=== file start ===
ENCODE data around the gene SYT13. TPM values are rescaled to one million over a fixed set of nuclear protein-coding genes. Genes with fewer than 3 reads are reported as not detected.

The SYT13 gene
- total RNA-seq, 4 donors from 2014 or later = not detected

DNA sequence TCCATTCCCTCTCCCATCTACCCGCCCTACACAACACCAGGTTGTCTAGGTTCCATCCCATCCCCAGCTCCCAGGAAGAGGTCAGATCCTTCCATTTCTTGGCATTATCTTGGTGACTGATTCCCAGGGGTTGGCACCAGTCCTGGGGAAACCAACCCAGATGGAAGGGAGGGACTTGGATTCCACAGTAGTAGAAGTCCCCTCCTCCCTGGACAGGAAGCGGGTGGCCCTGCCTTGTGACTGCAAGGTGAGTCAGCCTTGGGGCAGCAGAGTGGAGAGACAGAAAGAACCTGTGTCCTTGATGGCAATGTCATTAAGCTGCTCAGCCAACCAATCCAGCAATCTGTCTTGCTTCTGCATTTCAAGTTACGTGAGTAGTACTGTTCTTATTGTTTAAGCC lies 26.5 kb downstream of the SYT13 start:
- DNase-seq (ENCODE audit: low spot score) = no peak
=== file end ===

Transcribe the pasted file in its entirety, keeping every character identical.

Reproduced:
ENCODE data around the gene SYT13. TPM values are rescaled to one million over a fixed set of nuclear protein-coding genes. Genes with fewer than 3 reads are reported as not detected.

The SYT13 gene
- total RNA-seq, 4 donors from 2014 or later = not detected

DNA sequence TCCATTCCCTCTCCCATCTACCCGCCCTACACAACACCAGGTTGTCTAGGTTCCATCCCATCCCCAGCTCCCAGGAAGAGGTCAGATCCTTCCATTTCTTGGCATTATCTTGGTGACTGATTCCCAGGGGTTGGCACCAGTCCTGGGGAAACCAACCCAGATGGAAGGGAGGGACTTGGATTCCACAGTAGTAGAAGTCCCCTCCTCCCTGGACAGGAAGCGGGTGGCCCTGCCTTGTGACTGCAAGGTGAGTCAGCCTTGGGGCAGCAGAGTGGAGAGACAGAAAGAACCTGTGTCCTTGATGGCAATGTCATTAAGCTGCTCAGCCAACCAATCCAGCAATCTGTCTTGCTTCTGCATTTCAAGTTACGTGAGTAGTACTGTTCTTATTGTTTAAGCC lies 26.5 kb downstream of the SYT13 start:
- DNase-seq (ENCODE audit: low spot score) = no peak